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Break out of the office and get some ACTUAL work done

Escape the office for productive work outdoors.


Today, I was at the office typing on the computer, getting some work done. It felt like I was achieving things. I left work early to pick up my youngest son and take him to lacrosse practice. Now, I’m sitting on a cool lawn, listening to parents talk about their busy office lives and the degrees needed for promotions. I’m grateful for the upcoming lifestyle change of working from anywhere, anytime. Why does the corporate world insist on offices?

The idea that you must be in the office to get work done is old-fashioned, like the payphone that managers thought was cool when they were young. To keep your best employees happy, trust them to do their job well.

Let them work when and where they want, as long as they finish their tasks. Start by letting a group work from home three days a week. Don’t micromanage them. Evaluate their performance based on both the amount and quality of their work. When employees feel trusted and have some freedom, their creativity, quality of work, and productivity go up.

Some people argue that being in the office is the only way to be productive. They believe having a manager watch over you or being around coworkers makes you work better. There’s also a misconception that those in the office from 8 to 5 are better than those working remotely. These ideas can be proven wrong with good leadership.

The younger generation doesn’t prefer traditional 8–5 jobs. They want flexibility to attend appointments during the day and might work later in the evening to make up for it.

Let’s discuss different generations from my perspective. It’s okay if you disagree because we can agree to disagree, which is one of the great things about where we live.

Baby boomers usually prefer working until 8 a.m. to 5 p.m. with a one-hour lunch break. They believe this time should be spent in the office or at the workplace. If you’re on a salary, you’re expected to work at least 50 hours a week.

If you’re the boss, you should arrive before any employees and leave after everyone to set a good example. It’s worth noting that the 8-track was considered amazing by many in this generation when they graduated from high school.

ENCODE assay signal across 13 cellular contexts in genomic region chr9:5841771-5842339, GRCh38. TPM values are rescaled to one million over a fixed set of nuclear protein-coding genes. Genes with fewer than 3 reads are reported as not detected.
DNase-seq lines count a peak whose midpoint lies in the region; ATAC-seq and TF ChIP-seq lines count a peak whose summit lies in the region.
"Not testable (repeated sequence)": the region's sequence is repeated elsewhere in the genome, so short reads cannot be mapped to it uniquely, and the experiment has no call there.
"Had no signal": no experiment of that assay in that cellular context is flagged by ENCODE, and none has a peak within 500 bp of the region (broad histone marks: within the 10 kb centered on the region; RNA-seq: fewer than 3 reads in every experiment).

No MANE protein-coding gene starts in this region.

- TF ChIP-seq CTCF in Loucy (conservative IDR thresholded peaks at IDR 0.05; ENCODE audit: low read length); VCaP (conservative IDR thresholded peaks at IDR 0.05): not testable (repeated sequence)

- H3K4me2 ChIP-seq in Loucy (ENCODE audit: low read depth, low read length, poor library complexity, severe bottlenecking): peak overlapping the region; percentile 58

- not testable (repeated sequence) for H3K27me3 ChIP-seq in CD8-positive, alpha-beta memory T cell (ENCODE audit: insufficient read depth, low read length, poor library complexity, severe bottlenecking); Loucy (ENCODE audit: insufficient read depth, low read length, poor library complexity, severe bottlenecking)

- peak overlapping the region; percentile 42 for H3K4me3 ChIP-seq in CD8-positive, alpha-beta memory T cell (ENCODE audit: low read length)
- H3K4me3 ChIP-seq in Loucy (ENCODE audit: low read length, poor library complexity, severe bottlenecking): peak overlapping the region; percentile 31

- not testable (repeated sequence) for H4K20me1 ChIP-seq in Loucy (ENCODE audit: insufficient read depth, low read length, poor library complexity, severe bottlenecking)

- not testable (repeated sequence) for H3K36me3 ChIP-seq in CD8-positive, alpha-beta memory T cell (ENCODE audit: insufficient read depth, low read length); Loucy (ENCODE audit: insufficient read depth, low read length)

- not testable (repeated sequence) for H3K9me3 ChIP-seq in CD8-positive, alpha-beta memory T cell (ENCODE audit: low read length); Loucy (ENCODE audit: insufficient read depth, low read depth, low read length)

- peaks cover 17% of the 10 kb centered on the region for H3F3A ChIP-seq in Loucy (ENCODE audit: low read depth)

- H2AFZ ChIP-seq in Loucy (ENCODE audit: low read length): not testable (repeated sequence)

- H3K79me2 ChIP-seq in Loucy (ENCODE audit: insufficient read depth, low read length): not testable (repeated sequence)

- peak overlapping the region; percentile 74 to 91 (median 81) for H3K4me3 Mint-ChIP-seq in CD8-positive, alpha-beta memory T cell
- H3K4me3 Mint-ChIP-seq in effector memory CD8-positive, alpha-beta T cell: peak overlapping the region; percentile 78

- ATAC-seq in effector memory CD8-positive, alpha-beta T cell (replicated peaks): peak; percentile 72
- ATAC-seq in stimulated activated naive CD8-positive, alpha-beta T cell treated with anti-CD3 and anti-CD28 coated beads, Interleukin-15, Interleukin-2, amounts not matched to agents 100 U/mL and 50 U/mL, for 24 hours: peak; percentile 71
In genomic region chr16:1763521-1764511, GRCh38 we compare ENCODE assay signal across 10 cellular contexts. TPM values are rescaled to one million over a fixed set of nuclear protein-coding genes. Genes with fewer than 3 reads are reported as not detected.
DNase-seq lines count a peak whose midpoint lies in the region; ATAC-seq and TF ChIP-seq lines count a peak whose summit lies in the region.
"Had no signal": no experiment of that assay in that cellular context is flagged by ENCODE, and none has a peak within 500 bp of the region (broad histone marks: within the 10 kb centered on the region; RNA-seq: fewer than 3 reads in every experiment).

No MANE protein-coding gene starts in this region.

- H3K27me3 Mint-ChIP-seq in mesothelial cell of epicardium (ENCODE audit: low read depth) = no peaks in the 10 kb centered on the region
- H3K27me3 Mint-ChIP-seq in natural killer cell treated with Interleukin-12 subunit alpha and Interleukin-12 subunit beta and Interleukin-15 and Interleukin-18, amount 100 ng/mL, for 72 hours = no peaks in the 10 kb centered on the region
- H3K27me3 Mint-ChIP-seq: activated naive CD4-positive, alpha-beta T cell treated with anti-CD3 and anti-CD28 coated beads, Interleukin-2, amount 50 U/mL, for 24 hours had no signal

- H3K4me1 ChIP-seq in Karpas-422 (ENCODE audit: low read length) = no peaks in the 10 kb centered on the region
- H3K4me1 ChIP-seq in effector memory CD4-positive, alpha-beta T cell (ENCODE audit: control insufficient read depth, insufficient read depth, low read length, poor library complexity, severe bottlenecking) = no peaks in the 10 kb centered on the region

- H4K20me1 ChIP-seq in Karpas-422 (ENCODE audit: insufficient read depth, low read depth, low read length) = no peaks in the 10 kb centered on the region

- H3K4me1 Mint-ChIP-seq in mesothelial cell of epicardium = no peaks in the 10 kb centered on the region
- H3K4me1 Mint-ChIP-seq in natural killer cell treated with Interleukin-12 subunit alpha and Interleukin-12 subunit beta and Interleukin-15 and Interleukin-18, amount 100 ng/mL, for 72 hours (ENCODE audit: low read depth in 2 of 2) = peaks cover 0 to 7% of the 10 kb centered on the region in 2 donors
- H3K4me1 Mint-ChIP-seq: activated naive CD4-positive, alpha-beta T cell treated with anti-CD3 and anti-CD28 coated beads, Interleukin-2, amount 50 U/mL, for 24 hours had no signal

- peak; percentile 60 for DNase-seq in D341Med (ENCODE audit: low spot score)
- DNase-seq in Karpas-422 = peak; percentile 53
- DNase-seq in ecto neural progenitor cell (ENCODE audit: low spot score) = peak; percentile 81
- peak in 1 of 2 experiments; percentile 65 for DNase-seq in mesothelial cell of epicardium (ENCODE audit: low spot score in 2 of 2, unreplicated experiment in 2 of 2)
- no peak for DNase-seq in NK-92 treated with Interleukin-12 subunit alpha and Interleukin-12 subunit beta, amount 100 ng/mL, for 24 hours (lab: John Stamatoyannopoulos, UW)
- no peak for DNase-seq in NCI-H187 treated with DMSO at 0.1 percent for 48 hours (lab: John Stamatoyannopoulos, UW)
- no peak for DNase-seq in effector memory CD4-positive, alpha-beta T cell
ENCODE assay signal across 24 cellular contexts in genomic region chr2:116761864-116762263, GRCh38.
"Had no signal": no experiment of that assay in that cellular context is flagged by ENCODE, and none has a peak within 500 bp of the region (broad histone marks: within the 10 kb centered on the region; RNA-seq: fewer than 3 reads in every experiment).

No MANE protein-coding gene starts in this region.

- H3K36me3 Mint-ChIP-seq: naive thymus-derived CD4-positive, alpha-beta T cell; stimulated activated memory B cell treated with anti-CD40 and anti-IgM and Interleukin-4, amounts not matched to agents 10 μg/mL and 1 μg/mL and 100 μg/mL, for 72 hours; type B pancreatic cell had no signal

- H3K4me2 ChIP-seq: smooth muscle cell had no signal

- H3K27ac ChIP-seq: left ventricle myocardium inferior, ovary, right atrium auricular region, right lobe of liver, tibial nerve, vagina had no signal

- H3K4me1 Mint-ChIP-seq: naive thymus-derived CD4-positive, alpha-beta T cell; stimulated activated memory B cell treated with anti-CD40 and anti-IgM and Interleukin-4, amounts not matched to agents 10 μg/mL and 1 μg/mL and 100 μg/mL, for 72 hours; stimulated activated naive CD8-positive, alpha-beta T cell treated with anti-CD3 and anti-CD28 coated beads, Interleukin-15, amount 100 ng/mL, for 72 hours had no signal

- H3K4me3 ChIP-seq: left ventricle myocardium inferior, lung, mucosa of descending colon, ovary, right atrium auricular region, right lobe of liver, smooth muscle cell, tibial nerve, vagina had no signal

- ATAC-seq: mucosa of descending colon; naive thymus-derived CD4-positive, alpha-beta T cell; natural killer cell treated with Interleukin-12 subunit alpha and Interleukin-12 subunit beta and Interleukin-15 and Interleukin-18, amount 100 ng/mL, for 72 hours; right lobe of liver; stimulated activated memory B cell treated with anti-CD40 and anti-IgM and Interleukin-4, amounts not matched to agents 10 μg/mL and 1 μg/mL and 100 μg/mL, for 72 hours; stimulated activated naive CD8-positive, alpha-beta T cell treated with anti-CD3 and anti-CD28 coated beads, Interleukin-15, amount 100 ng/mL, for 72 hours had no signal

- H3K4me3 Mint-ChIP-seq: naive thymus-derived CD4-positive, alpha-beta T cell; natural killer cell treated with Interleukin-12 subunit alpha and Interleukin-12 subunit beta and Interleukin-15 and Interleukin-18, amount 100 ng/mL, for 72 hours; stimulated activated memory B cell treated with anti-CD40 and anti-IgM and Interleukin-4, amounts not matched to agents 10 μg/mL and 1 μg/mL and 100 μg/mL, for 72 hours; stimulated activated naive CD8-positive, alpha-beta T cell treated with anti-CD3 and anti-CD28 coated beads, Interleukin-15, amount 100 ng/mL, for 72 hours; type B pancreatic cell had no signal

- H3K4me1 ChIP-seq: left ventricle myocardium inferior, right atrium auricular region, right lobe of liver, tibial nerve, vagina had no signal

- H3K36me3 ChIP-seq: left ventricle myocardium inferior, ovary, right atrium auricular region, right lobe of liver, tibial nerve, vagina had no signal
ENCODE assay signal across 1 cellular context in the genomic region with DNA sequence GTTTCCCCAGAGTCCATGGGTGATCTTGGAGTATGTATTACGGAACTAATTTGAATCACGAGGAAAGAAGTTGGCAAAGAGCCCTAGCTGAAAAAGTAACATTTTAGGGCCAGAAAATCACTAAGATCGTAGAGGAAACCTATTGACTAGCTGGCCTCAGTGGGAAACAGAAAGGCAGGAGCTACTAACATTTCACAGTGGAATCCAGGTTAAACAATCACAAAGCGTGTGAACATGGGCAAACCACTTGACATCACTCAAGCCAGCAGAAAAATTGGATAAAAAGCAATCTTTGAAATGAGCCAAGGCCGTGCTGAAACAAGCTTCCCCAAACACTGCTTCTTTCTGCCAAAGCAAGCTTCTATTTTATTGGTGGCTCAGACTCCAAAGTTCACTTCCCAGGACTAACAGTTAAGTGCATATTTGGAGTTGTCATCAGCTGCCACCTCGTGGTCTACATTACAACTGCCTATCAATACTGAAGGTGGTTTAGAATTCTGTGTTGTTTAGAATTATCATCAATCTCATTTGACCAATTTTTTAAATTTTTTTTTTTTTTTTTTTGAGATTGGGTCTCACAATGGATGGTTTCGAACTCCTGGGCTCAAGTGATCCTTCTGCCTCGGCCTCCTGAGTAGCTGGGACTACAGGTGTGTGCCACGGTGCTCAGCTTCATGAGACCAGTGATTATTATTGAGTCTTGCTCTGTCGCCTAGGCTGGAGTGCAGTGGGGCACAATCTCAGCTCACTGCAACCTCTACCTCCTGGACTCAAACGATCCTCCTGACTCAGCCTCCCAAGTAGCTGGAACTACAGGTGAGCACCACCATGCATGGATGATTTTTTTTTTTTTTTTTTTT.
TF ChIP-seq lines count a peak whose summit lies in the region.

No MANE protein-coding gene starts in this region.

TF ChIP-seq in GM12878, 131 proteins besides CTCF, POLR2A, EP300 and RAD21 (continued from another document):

Generation X individuals are quite similar to baby boomers. They believe their employees should work from 8 a.m. to 5 p.m., but they are a bit more flexible, allowing early leave on the Friday before a holiday. They are trying to be more open-minded but find it challenging because they have to deal with the work mentality of baby boomers. Gen X’ers were the first to have a phone in a bag as a cool way to stay connected. They would attach it to their car, and when the phone rang, the horn would honk! Quite stylish.

Millennials often face negative stereotypes. People say they get offended easily and throw tantrums if things don’t go their way. While this might be true for some, many millennials are top performers globally. Some of the world’s largest and most successful companies have been founded and run by this generation.

Millennials don’t enjoy having strict work hours or working in an office. They prefer starting the day by working from home for a few hours, then heading to the office only when necessary. After a nice lunch, they continue working, take a break to exercise, grab a quick bite, and finish the day with more work. They like the flexibility and don’t feel the need for a traditional office setup.

Each generation has its ups and downs. To keep younger employees happy, the traditional office mindset should go away. With today’s technology, there’s no need to constantly track time or micromanage salaried employees.

Most people don’t even need office space. All you really need is a spot for meetings. And guess what? There are plenty of places in every town for informal meetings and presentations. Even in rural areas, you can likely find a library, a school, or a Grange hall that’s big enough for your meeting. Be creative!

When evaluating, consider both the quantity and quality of their work, not just the hours spent at a desk. Let’s step out of the office and accomplish meaningful tasks.

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